I get a lot of unsolicited emails – okay, spam – trying to sell me sponsorship. Leaving to the side the fact that I’m not a sponsor, I’m often on the other side of the planet, my name isn’t “Dear Sir/Madam”, and the twenty-five other things wrong with this approach, they often refer me to a page on their website where I’m supposed to become so enthralled I can’t wait to cut a cheque.
With that in mind, I’m going to start this blog with how not to use your website to sell sponsorship, because from the alarmingly indifferent to the obnoxiously heavy-handed, I think I’ve seen it all.
- Don’t put wording like “Sponsorships now available!” on your home page or anywhere else. Sponsorship is always available. That just looks silly.
- Don’t bury your sponsor page – If someone is curious about sponsoring your organisation, but they have to dig and dig just to see who sponsors you now, that’s not good.
- Don’t make someone use a generic response form to enquire about sponsorship. Yes, I have seen this.
- Don’t publish sponsorship packages – Sponsorship is all about creating customised offers for individual sponsors, which are worth much more than fixed packages set up in levels. By doing this, you are tying your own hands and showcasing a lack of sophistication.
- Don’t refer people to a “sizzle reel” or some Powerpoint deck – These are uncustomised by their very nature and sponsors know you’re slanting all of the content for maximum… er… sizzle. They don’t’ want sizzle; they want substance.
- Don’t use words like “There’s still time to sponsor”. There’s usually not. The sponsorship sales window closes when there is no longer time for a sponsor to plan and implement the leverage program that will deliver their actual results, not when the event starts or you hit budget.
Okay, so that’s how you shouldn’t do it. This is how you should: Create a sponsorship sales landing page
You will already have a page or more dedicated to showcasing your sponsors to your target market (your audience, doners, etc). That’s not what I’m talking about.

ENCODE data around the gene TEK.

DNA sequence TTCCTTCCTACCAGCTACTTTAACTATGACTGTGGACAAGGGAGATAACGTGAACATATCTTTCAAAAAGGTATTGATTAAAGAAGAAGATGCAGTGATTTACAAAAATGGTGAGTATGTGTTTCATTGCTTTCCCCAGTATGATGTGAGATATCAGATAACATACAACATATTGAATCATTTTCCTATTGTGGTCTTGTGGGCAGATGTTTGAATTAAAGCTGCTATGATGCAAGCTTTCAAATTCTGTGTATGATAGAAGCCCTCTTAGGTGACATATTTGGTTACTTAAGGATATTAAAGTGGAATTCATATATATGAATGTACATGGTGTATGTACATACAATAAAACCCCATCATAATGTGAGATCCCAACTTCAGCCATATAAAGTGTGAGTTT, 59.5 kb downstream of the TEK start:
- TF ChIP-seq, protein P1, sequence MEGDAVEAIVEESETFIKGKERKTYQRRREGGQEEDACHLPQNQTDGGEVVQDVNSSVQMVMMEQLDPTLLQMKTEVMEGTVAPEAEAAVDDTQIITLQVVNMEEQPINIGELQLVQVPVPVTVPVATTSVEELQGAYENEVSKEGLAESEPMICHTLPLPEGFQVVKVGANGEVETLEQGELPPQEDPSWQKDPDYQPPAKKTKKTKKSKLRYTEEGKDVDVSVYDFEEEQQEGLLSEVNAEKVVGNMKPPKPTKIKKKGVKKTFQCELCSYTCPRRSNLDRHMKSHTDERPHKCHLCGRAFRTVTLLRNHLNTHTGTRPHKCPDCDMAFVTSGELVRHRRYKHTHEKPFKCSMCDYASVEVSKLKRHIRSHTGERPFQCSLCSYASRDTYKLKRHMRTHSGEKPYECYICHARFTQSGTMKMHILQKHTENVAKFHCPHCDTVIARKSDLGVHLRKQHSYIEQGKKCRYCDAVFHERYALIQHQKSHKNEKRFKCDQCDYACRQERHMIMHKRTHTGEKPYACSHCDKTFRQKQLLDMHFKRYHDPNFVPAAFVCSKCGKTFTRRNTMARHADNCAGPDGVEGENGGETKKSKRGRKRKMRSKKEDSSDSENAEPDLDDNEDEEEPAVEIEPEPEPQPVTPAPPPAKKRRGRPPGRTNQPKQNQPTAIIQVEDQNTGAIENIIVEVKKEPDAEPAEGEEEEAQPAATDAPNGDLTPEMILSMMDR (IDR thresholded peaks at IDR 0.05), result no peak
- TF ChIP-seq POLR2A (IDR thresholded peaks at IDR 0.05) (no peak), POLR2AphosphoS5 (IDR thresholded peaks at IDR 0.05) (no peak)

You want a page titled something like, “Are you interested in sponsoring XYZ event?” This may or may not be on your main, audience-oriented menu structure, but would certainly have a prominent link from your sponsor page and would be searchable from Google et al. This page would include:
Your sponsorship “family”
List your current significant sponsors. If you have 40 rats-and-mice sponsorships way down at the bottom, you may want to leave them off.
Your approach to sponsorship
Keep it brief, but talk about how you get to know your sponsors’ individual needs and create bespoke offers for them, including plenty of ideas for how they can leverage the sponsorship to meet their objectives. You may also want to include something about what it’s like to be a sponsor. Do you host sponsor networking functions or workshops? Do you report monthly? Use state-of-the-art project management tools, like collaborative workspace, Trello or Basecamp?
Talk about how your sponsors have achieved a range of objectives and added value to their B2C and B2B customers (or whatever). Link to another, non-searchable page with a selection of 150-200 word case studies on how your sponsors have changed their target markets’ perceptions and behaviours. This will be your most powerful selling point. Why non-searchable? You want people to end up there with some context.
If any of your sponsors have won awards working with you, be sure to list them.
Tell them that your first step will be to conduct a short phone meeting with them to determine their needs. You will then provide them with a customised proposal, which you can work together to fine tune.
Introduce your sponsorship team, include photos, roles, and contact details.
Bonus points: Testimonials
If your sponsors are really happy, ask a few of them to provide short testimonials about how great it is to work with you and the great results they get. You can incorporate that on the landing page, with the case studies, or both.
In the end, it’s going to be you, not some web page, that sells the sponsorship. But it is part of the package. When it’s so easy to get it right, why would you let your online sponsorship voice let you down?
If you’re doing any of the “don’ts”, you may have bigger issues with your approach and may benefit from some additional reading. Definitely browse this blog, as there is lots of how-to for sponsorship seekers. You may also want to check out The Sponsorship Seeker’s Toolkit 4th Edition, which will bring you through the whole sales and servicing process with support from many tools and templates.
Need more assistance?
For all you need to know about sponsorship sales and servicing, you may want to get a copy of The Sponsorship Seeker’s Toolkit 4th Edition.
If you could use some additional support, I provide sponsorship coaching, sponsorship consulting, sponsorship training, and if you need a fast, cost-effective start, you might look into the Jump Start program. If you’re interested in any of these services, please review the materials and drop me a line to discuss:
AU: +61 2 9559 6444
US: +1 612 326 5265
© Kim Skildum-Reid. All rights reserved. For republishing information see Blog and White Paper Reprints.
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